Anonymous said...

Thank you for posting that in its entirety, Cere. That all sounds well-thought out and, frankly, more comprehensive -- both short- and long-term -- than I expected.

Here's to hoping we're embarking on a new, exciting path to academic success for all.

Oh, and to Anon at 6:33, I wouldn't fret about a tag or brand of "Students First." That's to be expected in this age -- I mean, GE has its Six Sigma. So many companies and organizations do the same thing to plant a flag in the organization's timeline and/or development in order to mark a new effort or direction.

Passionate... said...

Students First-yea! Finally-someone who will listen and act. Looking forward to the actions!

Anonymous said...

I certainly hope visiting EVERY school will include the county charter schools--for a change!

Cerebration said...

Actually, I hope she visits the International Community School and then the recently closed Medlock school and decides to make it the new home for ICS. I hope she visits the closed Heritage School and decides to sell it to the county for a park. I hope she visits all of the closed and crumbling properties owned by DCSS scattered about the county causing blight.

Another S. DeKalb Parent said...

It will be a very full 90 days. I hope she has an excellent planner/assistant to ensure her success. There were a few things I was most excited about:

- Personnel audit
- Visiting each school (I agree, charters and empty schools as well)
- Review of funding streams

I do wonder what a "communications audit" would entail (in the Media section).

As an aside, the new banner stating that "It's a new day in DeKalb!" that pops up when you click the link to the Superintendent's plan on the DCSS webpage makes me feel like the technology people are getting better.

Anonymous said...

Rumor is that some changes have already occurred. Any one have specifics?

Anonymous said...

I, and many teachers I know, remain realistic skeptics until these mere words become action. I'm not holding my breath.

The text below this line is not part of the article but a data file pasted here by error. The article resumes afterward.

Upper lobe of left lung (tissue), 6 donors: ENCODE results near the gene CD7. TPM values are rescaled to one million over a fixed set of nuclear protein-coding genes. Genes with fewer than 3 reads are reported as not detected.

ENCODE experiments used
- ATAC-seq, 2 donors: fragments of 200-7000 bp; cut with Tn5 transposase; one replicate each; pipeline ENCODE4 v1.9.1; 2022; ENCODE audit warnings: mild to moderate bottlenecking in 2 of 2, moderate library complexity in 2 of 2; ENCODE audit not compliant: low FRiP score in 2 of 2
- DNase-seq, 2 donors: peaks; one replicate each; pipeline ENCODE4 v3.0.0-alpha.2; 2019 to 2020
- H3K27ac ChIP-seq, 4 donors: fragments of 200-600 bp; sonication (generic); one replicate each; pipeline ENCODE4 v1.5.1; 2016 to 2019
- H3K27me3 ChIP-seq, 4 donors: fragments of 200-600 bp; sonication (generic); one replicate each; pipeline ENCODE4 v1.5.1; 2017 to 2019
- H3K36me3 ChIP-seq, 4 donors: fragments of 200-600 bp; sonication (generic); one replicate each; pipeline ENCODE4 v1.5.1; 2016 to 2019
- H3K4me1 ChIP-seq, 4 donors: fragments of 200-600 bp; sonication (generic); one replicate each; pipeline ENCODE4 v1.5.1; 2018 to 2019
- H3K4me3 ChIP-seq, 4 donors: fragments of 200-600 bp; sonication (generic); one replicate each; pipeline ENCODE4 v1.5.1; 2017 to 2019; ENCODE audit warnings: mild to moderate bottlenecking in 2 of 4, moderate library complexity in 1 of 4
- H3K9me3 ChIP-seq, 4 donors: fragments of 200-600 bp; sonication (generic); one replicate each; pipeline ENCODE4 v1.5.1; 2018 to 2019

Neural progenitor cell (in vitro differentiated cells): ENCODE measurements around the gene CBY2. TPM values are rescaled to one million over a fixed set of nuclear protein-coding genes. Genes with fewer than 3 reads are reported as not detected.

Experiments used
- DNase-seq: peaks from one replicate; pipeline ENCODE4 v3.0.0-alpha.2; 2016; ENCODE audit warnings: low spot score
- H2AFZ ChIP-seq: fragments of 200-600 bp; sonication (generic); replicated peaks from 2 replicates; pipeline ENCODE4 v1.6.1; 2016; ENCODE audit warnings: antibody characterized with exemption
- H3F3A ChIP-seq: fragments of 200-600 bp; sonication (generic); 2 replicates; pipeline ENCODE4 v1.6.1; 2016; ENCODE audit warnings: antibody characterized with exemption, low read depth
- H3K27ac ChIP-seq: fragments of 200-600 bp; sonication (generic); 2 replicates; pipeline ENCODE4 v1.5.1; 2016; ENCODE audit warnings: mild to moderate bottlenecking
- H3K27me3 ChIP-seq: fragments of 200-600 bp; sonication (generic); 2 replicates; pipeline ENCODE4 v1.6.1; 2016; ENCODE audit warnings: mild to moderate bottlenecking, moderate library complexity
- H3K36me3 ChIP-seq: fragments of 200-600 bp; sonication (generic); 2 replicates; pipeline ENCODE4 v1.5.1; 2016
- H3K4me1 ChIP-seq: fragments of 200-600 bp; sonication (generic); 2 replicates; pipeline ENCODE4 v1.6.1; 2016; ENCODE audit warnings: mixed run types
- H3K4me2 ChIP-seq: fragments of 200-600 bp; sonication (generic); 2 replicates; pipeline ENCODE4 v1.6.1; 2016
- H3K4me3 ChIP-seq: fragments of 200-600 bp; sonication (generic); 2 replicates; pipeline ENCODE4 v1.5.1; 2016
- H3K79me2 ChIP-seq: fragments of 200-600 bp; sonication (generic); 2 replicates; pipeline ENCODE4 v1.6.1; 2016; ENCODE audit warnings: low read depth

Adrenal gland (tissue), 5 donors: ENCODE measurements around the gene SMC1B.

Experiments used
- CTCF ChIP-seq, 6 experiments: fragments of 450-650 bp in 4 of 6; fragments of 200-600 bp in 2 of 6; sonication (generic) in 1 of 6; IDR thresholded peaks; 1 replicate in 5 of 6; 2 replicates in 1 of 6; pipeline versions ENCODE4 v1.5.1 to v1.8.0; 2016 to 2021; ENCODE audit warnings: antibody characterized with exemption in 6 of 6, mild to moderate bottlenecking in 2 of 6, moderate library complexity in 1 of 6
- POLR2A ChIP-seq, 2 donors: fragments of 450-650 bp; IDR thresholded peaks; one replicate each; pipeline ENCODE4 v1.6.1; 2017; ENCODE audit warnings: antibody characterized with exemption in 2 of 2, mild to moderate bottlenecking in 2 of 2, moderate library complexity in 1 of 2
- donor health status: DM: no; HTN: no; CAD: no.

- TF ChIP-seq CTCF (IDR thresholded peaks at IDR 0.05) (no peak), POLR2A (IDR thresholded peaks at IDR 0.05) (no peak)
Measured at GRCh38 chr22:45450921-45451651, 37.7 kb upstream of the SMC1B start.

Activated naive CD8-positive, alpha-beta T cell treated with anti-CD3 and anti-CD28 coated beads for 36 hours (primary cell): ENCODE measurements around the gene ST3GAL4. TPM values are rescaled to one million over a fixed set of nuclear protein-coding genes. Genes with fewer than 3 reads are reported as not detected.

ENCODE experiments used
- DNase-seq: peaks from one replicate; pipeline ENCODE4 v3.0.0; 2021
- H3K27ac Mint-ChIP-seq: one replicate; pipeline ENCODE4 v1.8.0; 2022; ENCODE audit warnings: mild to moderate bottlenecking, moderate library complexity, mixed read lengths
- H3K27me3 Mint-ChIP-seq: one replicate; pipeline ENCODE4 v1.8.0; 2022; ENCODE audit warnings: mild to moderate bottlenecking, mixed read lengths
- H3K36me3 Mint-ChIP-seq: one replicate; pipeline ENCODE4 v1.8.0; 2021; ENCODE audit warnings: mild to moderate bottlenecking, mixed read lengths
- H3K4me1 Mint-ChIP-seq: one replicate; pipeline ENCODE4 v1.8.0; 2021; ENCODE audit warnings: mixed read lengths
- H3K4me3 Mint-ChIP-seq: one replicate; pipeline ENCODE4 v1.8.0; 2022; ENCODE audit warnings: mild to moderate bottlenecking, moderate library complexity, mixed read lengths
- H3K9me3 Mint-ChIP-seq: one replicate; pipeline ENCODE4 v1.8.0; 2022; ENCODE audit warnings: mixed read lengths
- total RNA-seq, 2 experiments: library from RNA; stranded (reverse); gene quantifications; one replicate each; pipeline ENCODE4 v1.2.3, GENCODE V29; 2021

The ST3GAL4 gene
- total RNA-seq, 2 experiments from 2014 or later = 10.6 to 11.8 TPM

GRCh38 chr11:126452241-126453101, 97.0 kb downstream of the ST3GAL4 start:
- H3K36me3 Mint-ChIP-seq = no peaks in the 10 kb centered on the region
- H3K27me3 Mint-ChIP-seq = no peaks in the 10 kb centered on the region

Again, the Board and its press lackeys can talk a good game, but if you're on the inside looking out for the student sitting in your classroom, you know what deep change must come.

I'm still very much among the beleaguered doubters.

DCSS Teacher said...

I had the same reaction as Anonymous @6:33. Is it good scholarship when someone uses a branded name ("Students First") to promote his or her own product? In the version of the email that we received today, "Students First" was italicized. StudentsFirst is the name of the organization that Michelle Rhee founded: its website is http://www.studentsfirst.org/.

Quoting without attribution? There's a not-very-nice name for it, but even if it's not plagiarism, her choice of words doesn't show much originality. And although I like Michelle Rhee, there are plenty of teachers and administrators who don't. Dr. Atkinson probably wouldn't want to come in promising to be "the next Michelle Rhee."

And why, WHY, is she planning to visit every school? Even at two each day, she'd be doing nothing else for the first two-three months. She doesn't need to lay eyes on every school to get an idea of what needs changing...theoretically, Dr. Atkinson has experience turning around school districts, so she should be able to tell a lot from looking at data, performance evaluations, and test scores. Visiting a school just tests how effective the principal is in forcing everyone to act nice. We well remember the days of Dr. Brown's and Dr. Lewis's resolutions to visit "every school."

Please, no more bull@#$%!

Anonymous said...

Amen DCSS Teacher! G-d bless our children, as they are going to need all the blessings that they can get.